Quercus palustris, the pin oak or swamp Spanish oak, is a tree in the red oak section (Quercus sect. Lobatae) of the genus Quercus. Pin oak is one of the most commonly used landscaping oaks in its native range due to its ease of transplant, relatively fast growth, and pollution tolerance. Its distinctive shape is considered unique among hardwoods.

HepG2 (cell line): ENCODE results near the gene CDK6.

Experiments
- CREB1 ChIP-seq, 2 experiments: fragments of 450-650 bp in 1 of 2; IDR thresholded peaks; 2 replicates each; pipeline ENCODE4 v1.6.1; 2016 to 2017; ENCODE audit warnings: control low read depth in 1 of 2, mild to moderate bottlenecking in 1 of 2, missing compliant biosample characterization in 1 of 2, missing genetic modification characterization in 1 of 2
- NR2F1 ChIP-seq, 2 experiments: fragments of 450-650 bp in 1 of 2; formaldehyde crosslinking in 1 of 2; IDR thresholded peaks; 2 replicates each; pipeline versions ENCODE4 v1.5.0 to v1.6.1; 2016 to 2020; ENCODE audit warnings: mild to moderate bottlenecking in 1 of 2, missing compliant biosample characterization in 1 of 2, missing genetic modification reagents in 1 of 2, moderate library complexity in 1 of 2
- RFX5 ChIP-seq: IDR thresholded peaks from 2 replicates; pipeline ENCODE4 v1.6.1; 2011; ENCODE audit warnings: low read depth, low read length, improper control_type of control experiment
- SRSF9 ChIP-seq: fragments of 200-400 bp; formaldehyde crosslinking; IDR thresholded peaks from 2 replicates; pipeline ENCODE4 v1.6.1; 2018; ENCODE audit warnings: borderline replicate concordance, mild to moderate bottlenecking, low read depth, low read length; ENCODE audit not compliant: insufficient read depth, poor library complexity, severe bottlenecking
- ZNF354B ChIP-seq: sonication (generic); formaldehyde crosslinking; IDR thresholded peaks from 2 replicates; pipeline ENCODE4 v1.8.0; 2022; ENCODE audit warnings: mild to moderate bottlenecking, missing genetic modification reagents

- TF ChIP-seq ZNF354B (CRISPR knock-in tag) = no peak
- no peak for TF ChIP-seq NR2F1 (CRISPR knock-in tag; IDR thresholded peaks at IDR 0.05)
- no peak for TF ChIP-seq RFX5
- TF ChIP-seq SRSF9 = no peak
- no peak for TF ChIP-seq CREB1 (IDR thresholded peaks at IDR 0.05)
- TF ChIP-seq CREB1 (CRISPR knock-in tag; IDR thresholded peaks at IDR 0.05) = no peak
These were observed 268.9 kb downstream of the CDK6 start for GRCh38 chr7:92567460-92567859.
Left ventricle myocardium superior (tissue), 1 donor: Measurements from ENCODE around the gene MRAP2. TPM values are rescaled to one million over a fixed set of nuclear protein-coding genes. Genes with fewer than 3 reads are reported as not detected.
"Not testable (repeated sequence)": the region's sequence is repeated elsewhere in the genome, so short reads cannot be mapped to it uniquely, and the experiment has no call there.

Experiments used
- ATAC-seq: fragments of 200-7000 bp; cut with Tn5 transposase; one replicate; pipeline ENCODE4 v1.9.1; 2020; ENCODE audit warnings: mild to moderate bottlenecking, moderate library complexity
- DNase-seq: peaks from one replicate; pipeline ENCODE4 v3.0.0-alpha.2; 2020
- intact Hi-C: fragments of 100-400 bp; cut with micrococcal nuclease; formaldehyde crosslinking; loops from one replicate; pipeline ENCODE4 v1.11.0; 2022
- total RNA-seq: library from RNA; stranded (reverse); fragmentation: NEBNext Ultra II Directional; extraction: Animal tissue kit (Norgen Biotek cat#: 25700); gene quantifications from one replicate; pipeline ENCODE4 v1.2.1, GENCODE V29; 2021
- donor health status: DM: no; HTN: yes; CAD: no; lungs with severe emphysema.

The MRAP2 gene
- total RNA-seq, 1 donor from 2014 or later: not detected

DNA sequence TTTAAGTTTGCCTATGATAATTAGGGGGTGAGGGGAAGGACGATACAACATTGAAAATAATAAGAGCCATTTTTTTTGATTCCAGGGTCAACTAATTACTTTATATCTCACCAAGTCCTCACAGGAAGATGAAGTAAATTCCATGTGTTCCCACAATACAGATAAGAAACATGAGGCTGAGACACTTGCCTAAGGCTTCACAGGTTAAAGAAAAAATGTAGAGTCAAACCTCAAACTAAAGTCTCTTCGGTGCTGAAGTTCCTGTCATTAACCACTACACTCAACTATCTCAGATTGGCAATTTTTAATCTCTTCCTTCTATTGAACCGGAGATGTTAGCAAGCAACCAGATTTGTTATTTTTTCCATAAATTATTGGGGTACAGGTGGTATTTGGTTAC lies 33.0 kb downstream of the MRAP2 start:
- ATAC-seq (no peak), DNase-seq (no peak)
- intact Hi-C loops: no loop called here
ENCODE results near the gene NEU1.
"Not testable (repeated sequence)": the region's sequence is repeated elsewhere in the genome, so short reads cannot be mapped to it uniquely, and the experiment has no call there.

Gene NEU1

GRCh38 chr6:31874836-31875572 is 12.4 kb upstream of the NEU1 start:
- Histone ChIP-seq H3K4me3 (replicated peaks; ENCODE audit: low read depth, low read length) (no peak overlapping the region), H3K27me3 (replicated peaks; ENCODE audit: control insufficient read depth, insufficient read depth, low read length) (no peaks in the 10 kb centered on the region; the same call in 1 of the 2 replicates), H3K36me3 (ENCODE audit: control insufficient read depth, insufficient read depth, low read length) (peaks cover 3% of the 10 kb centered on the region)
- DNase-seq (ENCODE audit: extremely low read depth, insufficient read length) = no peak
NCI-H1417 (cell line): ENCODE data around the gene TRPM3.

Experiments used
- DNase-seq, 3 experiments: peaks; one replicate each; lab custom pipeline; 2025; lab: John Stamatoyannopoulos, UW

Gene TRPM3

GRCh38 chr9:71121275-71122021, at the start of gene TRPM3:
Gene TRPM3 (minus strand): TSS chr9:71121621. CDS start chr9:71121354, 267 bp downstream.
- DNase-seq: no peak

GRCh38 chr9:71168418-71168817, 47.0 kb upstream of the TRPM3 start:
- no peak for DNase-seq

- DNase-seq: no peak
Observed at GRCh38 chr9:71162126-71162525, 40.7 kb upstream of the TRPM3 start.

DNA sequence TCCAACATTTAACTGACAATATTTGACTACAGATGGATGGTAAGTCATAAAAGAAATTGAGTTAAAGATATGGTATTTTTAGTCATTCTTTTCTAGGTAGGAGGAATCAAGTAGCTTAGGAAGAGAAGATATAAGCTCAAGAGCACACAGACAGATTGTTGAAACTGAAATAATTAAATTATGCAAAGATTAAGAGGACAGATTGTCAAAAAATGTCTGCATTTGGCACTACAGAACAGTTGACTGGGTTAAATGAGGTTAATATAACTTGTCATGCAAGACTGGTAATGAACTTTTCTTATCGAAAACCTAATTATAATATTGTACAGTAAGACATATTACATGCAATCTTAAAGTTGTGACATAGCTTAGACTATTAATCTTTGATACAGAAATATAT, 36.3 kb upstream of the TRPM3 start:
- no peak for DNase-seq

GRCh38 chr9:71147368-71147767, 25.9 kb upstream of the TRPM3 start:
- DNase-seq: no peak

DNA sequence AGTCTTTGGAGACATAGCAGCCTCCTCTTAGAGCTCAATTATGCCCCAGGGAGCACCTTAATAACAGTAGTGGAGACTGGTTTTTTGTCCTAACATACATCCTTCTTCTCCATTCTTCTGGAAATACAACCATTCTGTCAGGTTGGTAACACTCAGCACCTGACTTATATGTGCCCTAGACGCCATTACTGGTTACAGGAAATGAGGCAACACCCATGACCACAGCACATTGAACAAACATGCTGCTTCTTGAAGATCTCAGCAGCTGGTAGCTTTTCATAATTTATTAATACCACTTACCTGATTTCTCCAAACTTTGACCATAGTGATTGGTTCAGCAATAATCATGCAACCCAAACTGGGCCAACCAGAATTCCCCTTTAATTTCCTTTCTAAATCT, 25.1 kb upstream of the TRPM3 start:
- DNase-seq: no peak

Quercus palustris commonly called pin oak is a medium sized deciduous oak of the red oak group that typically grows 50-70’ (less frequently to 100’) tall with a broad pyramidal crown. Upper branches are ascending, middle branches are somewhat horizontal and lower branches are descending. In the wild, the lower branches of this tree are often shaded by other trees, eventually dying and breaking off leaving persistent pin-like stubs, hence the common name. Trunk diameter to 3’. Smooth gray-brown bark usually develops ridging with age. This is a tree of lowlands and bottomlands that is primarily native to the Midwest and mid-Atlantic States. In Missouri, it typically occurs in valleys, floodplains and stream margins, but is infrequently found in drier upland areas (Steyermark). Insignificant monoecious yellowish-green flowers in separate male and female catkins appear in spring as the leaves emerge. Fruits are rounded acorns (to 1/2” long), with shallow, saucer-shaped acorn cups that barely cover the acorn base. Acorns are an important source of food for wildlife. Glossy, dark green leaves (to 5” long) typically have 5 bristle-tipped lobes with deeply cut sinuses extending close to the midrib. Leaves turn deep red in fall. Pin oak is pehaps the most popular commercial oak of eastern North America, having been widely planted as both a street and a landscape tree.